# diagnose sys virtual-wan-link member

Member(1): interface: wan1, gateway: 172.16.20.2, priority: 0, weight: 0

Member(2): interface: wan2, gateway: 10.100.20.2, priority: 0, weight: 0 Implicit rule

SD-WAN supports five types of implicit rules (load-balance mode):

  • Source IP (CLI command: source-ip-based): SD-WAN will load balance the traffic equally among its members according to a hash algorithm based on the source IP addresses.
  • Session (weight-based): SD-WAN will load balance the traffic according to the session numbers ratio among its members.
  • Spillover (usage-based): SD-WAN will use the first member until the bandwidth reaches its limit, then use the second, and so on.
  • Source-Destination IP (source-dest-ip-based): SD-WAN will load balance the traffic equally among its members according to a hash algorithm based on both the source and destination IP addresses.
  • Volume (measured-volume-based): SD-WAN will load balance the traffic according to the bandwidth ratio among its members.

Examples

The following four examples demonstrate how to use the implicit rules (load-balance mode).

Example 1

Outgoing traffic is equally balanced between wan1 and wan2, using source-ip-based or source-dest-ip-based mode.

Using the GUI:

  1. On the FortiGate, enable SD-WAN and add wan1 and wan2 as SD-WAN members, then add a policy and static route. See Creating the SD-WAN interface on page 105 for details.
  2. Go to Network > SD-WAN Rules.
  3. Edit the sd-wan rule (the last default rule).
  4. For the Load Balancing Algorithm, select either Source IP or Source-Destination IP.
  5. Click OK.

Using the CLI:

  1. Enable SD-WAN and add wan1 and wan2 as SD-WAN members, then add a policy and static route. See Creating the SD-WAN interface on page 105 for details.
  2. Set the load balancing algorithm: Source IP based:

config system virtual-wan-link set load-balance-mode source-ip-based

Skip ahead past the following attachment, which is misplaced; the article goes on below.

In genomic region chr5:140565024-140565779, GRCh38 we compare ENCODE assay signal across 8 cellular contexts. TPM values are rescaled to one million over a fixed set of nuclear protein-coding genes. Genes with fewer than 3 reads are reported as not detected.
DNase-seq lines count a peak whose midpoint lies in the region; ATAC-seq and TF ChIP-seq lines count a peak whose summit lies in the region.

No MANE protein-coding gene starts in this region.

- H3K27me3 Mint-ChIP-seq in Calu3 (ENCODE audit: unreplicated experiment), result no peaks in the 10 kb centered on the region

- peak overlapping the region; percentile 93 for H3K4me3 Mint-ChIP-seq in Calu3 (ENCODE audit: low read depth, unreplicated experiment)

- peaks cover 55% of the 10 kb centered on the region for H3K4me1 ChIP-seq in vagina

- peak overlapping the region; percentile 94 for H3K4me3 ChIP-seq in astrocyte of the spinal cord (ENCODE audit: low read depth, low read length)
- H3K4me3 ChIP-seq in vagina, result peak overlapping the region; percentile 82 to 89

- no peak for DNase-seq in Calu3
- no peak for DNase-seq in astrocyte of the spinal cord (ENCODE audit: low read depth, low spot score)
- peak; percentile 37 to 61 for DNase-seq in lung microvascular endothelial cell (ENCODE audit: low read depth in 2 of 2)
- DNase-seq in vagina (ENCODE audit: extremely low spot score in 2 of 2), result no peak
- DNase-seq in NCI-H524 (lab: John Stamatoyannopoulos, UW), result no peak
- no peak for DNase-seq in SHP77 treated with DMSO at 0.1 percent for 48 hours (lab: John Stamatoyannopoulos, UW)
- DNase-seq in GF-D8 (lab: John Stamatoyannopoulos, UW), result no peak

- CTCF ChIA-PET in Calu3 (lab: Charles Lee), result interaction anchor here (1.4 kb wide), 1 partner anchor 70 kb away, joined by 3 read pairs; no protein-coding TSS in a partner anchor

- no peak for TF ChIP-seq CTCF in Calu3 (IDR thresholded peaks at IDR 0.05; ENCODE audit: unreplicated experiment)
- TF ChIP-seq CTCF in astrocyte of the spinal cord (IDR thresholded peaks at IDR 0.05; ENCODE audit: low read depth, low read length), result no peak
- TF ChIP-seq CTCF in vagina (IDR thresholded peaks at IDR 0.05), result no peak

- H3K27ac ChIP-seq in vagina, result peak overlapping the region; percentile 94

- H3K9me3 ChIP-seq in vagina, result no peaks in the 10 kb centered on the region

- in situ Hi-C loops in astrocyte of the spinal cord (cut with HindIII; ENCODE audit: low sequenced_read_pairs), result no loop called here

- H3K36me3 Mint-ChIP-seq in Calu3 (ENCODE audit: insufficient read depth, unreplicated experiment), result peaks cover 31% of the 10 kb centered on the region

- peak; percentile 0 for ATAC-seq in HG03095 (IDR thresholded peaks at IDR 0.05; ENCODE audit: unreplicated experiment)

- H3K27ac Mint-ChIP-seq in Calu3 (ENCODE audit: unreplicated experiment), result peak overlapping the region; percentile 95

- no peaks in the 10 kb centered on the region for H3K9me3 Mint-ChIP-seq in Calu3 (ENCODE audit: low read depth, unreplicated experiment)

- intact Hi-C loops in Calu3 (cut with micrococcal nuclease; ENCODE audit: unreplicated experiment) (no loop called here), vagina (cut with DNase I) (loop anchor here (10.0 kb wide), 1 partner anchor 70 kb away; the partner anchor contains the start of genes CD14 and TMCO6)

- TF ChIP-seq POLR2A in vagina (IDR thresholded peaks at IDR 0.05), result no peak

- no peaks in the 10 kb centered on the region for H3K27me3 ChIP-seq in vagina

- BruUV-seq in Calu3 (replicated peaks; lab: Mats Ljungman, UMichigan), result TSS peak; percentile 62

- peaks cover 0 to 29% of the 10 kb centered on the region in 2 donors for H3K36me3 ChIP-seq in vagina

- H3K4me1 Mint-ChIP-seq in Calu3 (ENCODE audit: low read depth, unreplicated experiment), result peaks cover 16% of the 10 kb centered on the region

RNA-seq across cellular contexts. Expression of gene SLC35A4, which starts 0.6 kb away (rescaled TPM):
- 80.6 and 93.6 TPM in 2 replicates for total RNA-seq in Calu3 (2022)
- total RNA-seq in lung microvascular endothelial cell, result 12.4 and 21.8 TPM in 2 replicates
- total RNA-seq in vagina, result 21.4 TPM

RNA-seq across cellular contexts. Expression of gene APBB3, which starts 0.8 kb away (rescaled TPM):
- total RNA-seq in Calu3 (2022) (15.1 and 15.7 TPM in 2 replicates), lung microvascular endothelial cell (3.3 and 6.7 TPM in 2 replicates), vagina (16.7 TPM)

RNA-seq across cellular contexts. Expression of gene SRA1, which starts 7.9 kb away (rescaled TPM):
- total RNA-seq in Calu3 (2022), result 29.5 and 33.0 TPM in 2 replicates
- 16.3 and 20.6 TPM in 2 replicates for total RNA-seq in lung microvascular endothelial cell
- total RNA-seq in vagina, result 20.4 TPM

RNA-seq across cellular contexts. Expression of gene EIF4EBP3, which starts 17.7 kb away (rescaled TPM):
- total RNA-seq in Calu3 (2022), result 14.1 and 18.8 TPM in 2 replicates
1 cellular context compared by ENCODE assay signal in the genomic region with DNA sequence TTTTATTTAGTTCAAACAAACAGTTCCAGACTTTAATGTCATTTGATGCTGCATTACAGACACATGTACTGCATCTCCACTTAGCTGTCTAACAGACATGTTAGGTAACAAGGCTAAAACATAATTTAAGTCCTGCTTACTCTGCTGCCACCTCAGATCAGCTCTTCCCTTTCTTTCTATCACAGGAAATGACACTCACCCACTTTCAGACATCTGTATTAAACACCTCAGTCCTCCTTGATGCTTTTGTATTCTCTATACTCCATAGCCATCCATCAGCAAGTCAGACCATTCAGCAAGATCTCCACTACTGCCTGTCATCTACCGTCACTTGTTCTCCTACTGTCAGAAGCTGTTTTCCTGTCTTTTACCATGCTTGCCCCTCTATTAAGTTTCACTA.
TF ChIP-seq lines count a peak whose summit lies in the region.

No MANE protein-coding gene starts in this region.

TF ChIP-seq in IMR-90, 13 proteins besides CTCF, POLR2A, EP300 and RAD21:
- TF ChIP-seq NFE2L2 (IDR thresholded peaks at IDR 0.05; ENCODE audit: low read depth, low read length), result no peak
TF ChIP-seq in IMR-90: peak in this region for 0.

end

Source-Destination IP based:

config system virtual-wan-link set load-balance-mode source-dest-ip-based

end

Example 2

Outgoing traffic is balanced between wan1 and wan2 with a customized ratio, using weight-based mode: wan1 runs 80% of the sessions, and wan2 runs 20% of the sessions.

Using the GUI:

  1. Go to Network > SD-WAN Rules.
  2. Edit the sd-wan rule (the last default rule).
  3. For the Load Balancing Algorithm, select Sessions.
  4. Enter 80 in the wan1 field, and 20 in the wan2
  5. Click OK.

Using the CLI:

config system virtual-wan-link set load-balance-mode weight-based config members edit 1 set interface “wan1” set weight 80

next edit 2 set interface “wan2” set weight 20

next

end

end

Example 3

Outgoing traffic is balanced between wan1 and wan2 with a customized ratio, using measured-volume-based mode: wan1 runs 80% of the volume, and wan2 runs 20% of the volume.

Using the GUI:

  1. Go to Network > SD-WAN Rules.
  2. Edit the sd-wan rule (the last default rule).
  3. For the Load Balancing Algorithm, select Volume.
  4. Enter 80 in the wan1 field, and 20 in the wan2
  5. Click OK.

Using the CLI:

config system virtual-wan-link set load-balance-mode measured-volume-based config members edit 1 set interface “wan1” set volume-ratio 80 next

edit 2 set interface “wan2” set volume-ratio 20

next

end

end

Example 4

Load balancing can be used to reduce costs when internet connections are charged at different rates. For example, if wan2 charges based on volume usage and wan1 charges a fixed monthly fee, we can use wan1 at its maximum bandwidth, and use wan2 for overflow.

In this example, wan1’s bandwidth is 10Mbps down and 2Mbps up. Traffic will use wan1 until it reaches its spillover limit, then it will start to use wan2. Note that auto-asic-offload must be disabled in the firewall policy.

Using the GUI:

  1. On the FortiGate, enable SD-WAN and add wan1 and wan2 as SD-WAN members, then add a policy and static route. See Creating the SD-WAN interface on page 105 for details.
  2. Go to Network > SD-WAN Rules.
  3. Edit the sd-wan rule (the last default rule).
  4. For the Load Balancing Algorithm, select Spillover.
  5. Enter 10000 in the wan1 Ingress SpilloverThreshold field, and 2000 in the wan1 Egress SpilloverThreshold
  6. Click OK.

Using the CLI:

config system virtual-wan-link set load-balance-mode usage-based config members edit 1 set interface “wan1” set spillover-threshold 2000 set ingress-spillover-threshold 10000

next

end end